How Communities are Innovating to fill Lending Gap

Since banks tightened their purse-strings in the wake of the 2008 meltdown in the mortgage market, small businesses and start-ups have felt the squeeze as much as anyone.

“It is getting harder and harder for businesses to acquire capital for business startup and even business expansion,” said Sam Perlman, economic development manager for the Door County Economic Development Corporation (DCEDC). “Banks are much more conservative in their lending practices.”

When the owners of the Blue Horse Bistro in Fish Creek wanted to buy a new location for their popular 10-year-old restaurant, owners Eric Rasmusson and Carina Helm found it impossible to get traditional financing.

“Banks are not filling this gap at all. That’s why we exist. We can do these loans because our goal isn’t to make money, but to positively impact lives. We don’t need to make a big profit.” – Wendy Baumann, WWBIC director

A year earlier entrepreneur Paul Wanish experienced the same frustration when he tried to get his Ephraim soup bar off the ground. Wanish developed his business plan for the Czarnuszka Soup Bar through the NxLexel business class offered by the DCEDC, then took his plan for a one-employee, year ‘round soup and sandwich bar to three banks. All three turned him down.

“It sucks getting rejected like that,” Wanish said flatly.

Eventually the Blue Horse owners had to combine funds from a personal loan, savings, and the DCEDC’s Revolving Loan Fund (RLF). In Wanish’s case, he secured alternative financing for the building and coupled that with a $20,000 RLF loan, the most he could qualify for.

DCEDC Director Bill Chaudoir said he hears often from business owners that they can’t get money through traditional means. As a result, fewer entrepreneurs, even those with great ideas, are willing to take a risk.

“Unfortunately the only tool we have say and control over is the Revolving Loan Fund,” Chaudoir said, referring to the 22-year-old program that can fund half of a project’s cost up to $250,000.

The fund has serviced 70 loans with a value of $9.94 million in that time, leveraging $41 million in private investments. But the fund requires that a business show at least one full-time job created or maintained for every $20,000 lent – a tough match for the types of small businesses that Door County relies on.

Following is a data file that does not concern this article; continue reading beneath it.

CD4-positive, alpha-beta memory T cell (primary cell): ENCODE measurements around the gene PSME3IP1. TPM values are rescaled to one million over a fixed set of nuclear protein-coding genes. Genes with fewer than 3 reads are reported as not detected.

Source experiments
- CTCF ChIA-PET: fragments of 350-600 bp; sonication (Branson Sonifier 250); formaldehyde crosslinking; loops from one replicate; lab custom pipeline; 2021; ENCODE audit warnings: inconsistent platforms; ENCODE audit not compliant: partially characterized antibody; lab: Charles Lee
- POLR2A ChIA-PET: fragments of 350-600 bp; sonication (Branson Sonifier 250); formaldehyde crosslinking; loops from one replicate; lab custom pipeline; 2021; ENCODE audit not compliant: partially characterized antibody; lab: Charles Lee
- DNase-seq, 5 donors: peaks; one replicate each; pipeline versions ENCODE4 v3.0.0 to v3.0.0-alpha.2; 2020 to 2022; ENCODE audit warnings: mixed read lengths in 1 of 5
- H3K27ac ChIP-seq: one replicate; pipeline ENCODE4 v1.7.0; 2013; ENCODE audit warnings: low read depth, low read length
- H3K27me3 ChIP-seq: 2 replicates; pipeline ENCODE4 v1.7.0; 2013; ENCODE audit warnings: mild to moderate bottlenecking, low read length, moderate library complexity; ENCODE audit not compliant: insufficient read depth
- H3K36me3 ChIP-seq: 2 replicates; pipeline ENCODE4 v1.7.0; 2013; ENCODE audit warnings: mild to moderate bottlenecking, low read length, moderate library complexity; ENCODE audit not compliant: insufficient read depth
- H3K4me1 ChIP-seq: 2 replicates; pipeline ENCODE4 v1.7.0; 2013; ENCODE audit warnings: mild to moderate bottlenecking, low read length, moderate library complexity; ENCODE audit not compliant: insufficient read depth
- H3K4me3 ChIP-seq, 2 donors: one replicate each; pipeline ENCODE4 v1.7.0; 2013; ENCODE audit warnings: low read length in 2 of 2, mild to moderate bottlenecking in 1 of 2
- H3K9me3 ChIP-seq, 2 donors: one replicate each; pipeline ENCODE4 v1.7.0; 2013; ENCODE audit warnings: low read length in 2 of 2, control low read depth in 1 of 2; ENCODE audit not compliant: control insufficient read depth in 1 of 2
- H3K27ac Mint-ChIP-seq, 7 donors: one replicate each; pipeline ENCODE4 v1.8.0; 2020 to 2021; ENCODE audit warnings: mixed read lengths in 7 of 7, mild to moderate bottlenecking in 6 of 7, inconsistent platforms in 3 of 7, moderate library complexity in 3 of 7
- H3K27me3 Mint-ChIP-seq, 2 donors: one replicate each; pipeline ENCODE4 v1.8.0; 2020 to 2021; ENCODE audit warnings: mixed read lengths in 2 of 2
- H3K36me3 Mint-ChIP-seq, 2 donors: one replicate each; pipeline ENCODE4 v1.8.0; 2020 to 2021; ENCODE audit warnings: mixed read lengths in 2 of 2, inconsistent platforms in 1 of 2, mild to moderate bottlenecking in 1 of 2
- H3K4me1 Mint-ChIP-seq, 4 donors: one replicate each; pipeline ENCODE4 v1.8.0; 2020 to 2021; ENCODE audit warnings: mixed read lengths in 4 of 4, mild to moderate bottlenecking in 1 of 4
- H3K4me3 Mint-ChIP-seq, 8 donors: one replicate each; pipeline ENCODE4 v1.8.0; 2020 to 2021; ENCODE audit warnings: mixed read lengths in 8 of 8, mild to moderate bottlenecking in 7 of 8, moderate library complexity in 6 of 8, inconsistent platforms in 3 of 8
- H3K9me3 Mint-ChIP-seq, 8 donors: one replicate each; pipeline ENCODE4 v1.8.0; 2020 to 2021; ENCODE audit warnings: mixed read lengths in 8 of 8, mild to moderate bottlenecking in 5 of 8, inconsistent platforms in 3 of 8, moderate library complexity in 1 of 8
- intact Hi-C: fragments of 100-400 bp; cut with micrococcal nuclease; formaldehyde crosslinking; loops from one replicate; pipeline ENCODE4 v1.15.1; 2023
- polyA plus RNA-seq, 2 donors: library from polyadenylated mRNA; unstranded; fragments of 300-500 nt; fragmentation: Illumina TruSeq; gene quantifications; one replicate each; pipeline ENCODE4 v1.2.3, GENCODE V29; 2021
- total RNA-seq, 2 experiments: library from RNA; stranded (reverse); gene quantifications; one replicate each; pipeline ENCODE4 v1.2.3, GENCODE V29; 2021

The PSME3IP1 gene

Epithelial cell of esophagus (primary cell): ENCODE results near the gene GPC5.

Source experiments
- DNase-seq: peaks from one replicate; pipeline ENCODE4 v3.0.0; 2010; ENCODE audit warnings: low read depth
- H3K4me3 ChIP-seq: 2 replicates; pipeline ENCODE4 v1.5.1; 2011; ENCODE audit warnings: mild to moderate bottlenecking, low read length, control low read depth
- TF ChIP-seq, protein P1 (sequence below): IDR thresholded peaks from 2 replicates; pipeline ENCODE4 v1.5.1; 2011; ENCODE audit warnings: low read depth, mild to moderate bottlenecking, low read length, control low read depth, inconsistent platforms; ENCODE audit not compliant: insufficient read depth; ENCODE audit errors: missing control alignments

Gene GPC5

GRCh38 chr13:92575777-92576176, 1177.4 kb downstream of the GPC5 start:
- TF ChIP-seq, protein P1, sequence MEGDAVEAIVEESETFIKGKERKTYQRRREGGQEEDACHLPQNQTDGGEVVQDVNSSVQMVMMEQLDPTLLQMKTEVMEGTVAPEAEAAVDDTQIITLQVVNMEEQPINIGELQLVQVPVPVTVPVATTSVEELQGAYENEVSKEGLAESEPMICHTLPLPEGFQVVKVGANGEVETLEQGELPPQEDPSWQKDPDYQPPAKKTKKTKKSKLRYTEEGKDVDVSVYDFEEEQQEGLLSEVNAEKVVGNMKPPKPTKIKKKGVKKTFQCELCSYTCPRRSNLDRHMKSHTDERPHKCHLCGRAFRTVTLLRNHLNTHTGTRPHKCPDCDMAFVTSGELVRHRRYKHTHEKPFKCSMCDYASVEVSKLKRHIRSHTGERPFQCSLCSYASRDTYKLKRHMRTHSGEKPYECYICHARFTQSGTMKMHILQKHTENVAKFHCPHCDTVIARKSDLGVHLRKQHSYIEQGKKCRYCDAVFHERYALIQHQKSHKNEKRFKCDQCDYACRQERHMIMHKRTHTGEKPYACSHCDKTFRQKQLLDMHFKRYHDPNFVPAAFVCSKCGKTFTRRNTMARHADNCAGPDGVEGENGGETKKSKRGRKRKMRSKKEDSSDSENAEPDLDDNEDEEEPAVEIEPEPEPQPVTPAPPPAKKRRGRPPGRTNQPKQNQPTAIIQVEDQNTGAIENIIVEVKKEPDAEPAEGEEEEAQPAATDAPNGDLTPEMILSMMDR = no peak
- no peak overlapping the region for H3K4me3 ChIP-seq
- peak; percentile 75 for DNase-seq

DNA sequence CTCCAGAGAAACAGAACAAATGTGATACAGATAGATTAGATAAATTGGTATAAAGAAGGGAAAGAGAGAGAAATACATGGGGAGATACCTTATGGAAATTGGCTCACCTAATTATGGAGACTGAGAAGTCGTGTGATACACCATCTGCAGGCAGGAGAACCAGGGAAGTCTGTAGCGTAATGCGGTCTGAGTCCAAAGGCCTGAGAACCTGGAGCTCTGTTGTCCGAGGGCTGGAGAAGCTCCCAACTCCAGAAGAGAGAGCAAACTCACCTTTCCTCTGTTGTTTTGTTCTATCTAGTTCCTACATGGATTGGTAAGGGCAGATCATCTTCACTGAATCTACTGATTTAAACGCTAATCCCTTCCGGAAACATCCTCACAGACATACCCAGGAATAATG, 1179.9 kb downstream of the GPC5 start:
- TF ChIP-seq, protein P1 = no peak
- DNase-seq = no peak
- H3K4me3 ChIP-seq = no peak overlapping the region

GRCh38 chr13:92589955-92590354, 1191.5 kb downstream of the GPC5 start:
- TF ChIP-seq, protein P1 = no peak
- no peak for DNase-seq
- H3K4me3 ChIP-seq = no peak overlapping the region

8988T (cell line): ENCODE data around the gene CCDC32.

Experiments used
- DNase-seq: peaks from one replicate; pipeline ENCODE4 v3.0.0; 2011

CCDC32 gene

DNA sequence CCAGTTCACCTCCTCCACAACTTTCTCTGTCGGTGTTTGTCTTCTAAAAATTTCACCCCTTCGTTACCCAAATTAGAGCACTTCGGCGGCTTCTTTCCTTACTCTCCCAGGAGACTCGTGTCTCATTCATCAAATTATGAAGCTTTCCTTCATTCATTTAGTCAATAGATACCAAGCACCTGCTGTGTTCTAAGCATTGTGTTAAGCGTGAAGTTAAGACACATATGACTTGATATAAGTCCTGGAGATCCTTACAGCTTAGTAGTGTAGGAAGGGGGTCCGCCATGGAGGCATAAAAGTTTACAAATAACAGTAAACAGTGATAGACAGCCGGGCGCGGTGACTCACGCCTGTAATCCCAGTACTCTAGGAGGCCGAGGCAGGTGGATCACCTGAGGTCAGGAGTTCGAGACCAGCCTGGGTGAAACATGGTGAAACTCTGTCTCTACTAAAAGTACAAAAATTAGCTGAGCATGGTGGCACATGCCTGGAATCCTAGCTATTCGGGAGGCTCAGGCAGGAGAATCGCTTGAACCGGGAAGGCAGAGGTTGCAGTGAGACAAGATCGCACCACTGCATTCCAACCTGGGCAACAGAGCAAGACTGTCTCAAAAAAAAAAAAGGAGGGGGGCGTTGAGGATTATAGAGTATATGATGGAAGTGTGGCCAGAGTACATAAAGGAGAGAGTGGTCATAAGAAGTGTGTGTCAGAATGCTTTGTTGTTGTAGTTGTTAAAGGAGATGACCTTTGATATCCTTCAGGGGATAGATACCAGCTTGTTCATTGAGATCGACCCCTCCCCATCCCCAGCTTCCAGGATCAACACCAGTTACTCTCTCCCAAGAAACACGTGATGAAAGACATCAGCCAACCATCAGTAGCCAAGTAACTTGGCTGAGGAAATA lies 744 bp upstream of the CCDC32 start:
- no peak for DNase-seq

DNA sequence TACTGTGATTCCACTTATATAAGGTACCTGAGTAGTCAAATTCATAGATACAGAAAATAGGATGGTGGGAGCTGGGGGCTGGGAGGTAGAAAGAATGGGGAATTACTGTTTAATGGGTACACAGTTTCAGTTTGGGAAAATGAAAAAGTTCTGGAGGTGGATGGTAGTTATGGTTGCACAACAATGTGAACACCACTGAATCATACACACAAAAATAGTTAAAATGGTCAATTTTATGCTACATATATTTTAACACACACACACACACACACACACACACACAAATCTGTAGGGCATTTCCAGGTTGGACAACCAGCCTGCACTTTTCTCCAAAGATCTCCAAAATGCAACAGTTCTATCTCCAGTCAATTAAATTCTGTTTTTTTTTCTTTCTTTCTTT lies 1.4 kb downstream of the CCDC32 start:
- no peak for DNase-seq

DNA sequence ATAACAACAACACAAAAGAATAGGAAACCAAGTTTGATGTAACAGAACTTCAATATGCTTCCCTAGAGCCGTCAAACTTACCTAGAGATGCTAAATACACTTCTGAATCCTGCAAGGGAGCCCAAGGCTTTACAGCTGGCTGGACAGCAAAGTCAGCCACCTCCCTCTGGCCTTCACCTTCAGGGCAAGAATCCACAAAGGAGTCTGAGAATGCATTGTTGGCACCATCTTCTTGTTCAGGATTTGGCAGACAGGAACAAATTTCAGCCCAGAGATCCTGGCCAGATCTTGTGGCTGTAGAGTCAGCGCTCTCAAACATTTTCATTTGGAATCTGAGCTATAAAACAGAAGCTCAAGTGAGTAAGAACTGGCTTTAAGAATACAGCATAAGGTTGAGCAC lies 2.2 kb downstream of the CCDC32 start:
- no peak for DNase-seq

Those sorts of strings and the failure of banks to fill this important gap have sent other communities back to the drawing board to create innovative funding mechanisms for small businesses.

The Green Bay Chamber of Commerce launched a micro-loan program through Advance, its economic development division, in 2011. The program provides loans of $5,000 to $100,000 to businesses and start-ups.

“We talk all the time to entrepreneurs who keep stumbling over the fact that the banks just can’t help with the smaller business needs,” said Marianne Dickson, director of Advance.

Many small businesses need access to small loans to survive, start up, or expand, she said. It could be $1,000 for a computer, $5,000 for equipment, or $10,000 to hire a new employee. Advance loans, with fixed interest rates of 8 percent, can be used for a wide variety of expenses, including inventory, working capital, payroll and accounting.

That’s not cheap money, but it is less expensive than the credit cards many business owners would otherwise use for such expenses.

“The size of the loan makes it very impractical for banks to help,” Dickson said. “It takes a bank as long to look at a $25 million loan request as a $25,000 request.”

Wendy Baumann, director of the Wisconsin Women’s Business Initiative Corporation (WWBIC) in Milwaukee, has spent 19 years finding innovative ways to connect business owners to capital by extending short-term loans of $1,000 to $100,000 to small businesses.

She said banks are not filling the small business lending gap at all.

“That’s why we exist,” Baumann said. “We can do these loans because our goal isn’t to make money, but to positively impact lives. We don’t need to make a big profit.”

These loans, like those of Advance, can be used for nearly anything and carry interest rates of 8 to 9 percent, though they can be as low as two percent depending on qualifications. The organization focuses on – but is not limited to – women, minorities and low-income individuals.

Banks traditionally provide very little in the way of business mentorship and counseling, but those are integral parts of the Advance and WBBIC micro-loan programs.

WBBIC assigns each business owner a business assistance coordinator that meets with them monthly to guide them through the minutia that comes after the spark of a great idea goes out.

“We try to ask the hard questions,” she said. “What is the stuff you don’t like to do, and how do we come up with a plan to address it?”

Wanish said the NxLevel course did that, and he’s grateful.

“Had I not taken that course I would have been lost,” he said. Unfortunately, that education went nowhere with the banks.

“Honestly, I don’t think they really care about the idea, they’re looking at the dry numbers,” Wanish said. “I understand that.”